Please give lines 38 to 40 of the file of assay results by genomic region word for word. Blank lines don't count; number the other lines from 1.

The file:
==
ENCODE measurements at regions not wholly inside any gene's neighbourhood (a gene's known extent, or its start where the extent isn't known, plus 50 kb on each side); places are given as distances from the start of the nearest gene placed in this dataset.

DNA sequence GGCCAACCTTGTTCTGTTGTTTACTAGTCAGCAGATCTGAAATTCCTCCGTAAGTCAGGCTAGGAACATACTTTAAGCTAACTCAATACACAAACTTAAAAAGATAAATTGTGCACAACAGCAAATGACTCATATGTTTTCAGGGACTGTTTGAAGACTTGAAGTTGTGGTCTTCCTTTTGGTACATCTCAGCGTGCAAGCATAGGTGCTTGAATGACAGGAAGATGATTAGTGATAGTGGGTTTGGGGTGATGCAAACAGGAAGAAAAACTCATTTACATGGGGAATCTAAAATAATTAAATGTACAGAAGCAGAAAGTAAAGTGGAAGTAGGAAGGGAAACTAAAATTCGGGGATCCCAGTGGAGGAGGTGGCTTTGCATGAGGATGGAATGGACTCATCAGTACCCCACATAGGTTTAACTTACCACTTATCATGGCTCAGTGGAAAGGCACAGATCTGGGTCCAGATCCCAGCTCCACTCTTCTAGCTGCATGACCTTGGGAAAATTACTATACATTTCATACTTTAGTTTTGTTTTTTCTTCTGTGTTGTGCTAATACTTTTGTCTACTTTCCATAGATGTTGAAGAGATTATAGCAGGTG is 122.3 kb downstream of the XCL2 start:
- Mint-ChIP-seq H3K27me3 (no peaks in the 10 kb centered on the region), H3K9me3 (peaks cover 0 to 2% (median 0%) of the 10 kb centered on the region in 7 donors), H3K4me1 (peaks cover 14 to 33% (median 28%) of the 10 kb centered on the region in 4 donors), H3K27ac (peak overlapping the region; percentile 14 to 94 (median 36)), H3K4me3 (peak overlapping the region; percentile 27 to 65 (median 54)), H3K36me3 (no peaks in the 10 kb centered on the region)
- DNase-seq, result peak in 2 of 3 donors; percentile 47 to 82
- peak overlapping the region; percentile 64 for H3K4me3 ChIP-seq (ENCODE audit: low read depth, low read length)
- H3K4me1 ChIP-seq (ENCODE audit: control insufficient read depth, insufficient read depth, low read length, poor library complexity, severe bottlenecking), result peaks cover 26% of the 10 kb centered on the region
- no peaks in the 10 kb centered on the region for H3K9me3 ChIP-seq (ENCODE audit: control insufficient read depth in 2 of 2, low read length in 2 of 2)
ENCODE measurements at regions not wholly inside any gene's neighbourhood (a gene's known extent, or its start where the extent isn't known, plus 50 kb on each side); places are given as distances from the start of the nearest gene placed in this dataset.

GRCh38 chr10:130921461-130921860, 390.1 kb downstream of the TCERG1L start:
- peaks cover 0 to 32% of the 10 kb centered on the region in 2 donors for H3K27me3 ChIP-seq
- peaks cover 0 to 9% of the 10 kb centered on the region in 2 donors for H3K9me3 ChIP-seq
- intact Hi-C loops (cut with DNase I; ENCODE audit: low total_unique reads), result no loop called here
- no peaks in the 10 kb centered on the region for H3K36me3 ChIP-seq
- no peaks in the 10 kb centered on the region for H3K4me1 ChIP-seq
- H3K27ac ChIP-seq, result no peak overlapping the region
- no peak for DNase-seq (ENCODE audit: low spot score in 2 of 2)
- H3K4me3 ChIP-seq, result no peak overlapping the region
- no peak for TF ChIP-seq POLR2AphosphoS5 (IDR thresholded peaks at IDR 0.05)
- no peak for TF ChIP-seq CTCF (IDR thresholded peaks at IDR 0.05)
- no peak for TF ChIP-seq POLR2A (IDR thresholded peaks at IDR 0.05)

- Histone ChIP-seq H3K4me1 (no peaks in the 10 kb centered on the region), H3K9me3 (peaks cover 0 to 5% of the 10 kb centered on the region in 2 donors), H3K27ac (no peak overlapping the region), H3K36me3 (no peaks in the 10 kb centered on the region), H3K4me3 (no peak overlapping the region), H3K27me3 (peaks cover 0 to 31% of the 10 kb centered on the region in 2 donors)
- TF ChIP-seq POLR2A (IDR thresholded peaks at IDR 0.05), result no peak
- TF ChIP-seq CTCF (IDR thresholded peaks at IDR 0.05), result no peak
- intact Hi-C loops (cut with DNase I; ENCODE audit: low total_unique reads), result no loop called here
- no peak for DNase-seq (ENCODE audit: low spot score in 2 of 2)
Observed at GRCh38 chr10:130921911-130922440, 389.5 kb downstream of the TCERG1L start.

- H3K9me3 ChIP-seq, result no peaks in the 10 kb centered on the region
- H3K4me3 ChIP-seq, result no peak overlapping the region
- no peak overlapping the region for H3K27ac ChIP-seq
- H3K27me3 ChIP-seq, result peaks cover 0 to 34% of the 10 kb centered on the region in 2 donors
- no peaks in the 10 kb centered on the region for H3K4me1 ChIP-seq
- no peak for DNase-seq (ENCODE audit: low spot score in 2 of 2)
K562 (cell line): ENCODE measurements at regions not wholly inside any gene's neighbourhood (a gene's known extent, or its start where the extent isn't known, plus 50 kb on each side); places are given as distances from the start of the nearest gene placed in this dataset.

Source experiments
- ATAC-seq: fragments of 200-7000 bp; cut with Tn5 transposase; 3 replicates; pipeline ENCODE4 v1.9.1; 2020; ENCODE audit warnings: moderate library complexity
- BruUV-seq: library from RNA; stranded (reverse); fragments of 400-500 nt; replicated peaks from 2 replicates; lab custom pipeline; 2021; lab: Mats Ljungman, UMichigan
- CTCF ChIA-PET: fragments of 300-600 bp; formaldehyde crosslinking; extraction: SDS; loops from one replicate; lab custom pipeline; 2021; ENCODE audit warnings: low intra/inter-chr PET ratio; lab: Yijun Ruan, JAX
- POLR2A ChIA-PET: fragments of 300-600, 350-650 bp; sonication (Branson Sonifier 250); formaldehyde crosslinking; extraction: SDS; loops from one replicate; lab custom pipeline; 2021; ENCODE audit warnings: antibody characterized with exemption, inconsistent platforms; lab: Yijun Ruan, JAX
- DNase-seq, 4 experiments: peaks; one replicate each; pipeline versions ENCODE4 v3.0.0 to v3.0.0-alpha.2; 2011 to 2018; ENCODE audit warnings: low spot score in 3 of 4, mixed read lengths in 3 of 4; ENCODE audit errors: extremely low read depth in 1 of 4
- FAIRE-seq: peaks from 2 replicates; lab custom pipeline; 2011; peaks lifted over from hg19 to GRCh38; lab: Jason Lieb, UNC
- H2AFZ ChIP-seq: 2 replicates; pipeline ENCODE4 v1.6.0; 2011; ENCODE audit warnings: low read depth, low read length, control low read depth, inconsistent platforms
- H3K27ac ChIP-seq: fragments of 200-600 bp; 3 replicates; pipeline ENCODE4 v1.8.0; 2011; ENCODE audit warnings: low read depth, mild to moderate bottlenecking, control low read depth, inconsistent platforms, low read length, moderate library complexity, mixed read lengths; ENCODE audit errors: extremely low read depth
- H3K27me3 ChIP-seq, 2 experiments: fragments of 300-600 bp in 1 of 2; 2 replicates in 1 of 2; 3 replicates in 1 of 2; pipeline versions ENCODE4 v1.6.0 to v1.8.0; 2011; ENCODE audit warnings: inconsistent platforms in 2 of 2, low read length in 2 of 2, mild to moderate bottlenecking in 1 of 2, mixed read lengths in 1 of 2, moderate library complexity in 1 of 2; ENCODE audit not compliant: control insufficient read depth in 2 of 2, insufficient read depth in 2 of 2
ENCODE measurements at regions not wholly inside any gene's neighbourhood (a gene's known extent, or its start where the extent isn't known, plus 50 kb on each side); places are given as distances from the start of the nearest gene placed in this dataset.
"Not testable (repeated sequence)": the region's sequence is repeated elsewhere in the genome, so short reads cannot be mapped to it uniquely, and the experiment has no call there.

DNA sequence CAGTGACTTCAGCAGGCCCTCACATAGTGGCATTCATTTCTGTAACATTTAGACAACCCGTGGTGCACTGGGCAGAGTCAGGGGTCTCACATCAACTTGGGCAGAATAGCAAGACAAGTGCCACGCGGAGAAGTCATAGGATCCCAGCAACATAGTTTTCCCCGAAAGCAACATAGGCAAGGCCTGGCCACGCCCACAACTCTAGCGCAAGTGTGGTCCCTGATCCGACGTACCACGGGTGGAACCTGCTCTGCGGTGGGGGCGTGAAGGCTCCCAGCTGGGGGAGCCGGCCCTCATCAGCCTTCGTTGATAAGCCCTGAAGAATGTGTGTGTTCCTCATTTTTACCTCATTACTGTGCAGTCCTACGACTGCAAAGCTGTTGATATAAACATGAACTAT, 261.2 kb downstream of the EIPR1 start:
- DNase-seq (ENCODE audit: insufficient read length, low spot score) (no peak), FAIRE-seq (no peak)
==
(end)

- POLR2A ChIA-PET: fragments of 300-600, 350-650 bp; sonication (Branson Sonifier 250); formaldehyde crosslinking; extraction: SDS; loops from one replicate; lab custom pipeline; 2021; ENCODE audit warnings: antibody characterized with exemption, inconsistent platforms; lab: Yijun Ruan, JAX
- DNase-seq, 4 experiments: peaks; one replicate each; pipeline versions ENCODE4 v3.0.0 to v3.0.0-alpha.2; 2011 to 2018; ENCODE audit warnings: low spot score in 3 of 4, mixed read lengths in 3 of 4; ENCODE audit errors: extremely low read depth in 1 of 4
- FAIRE-seq: peaks from 2 replicates; lab custom pipeline; 2011; peaks lifted over from hg19 to GRCh38; lab: Jason Lieb, UNC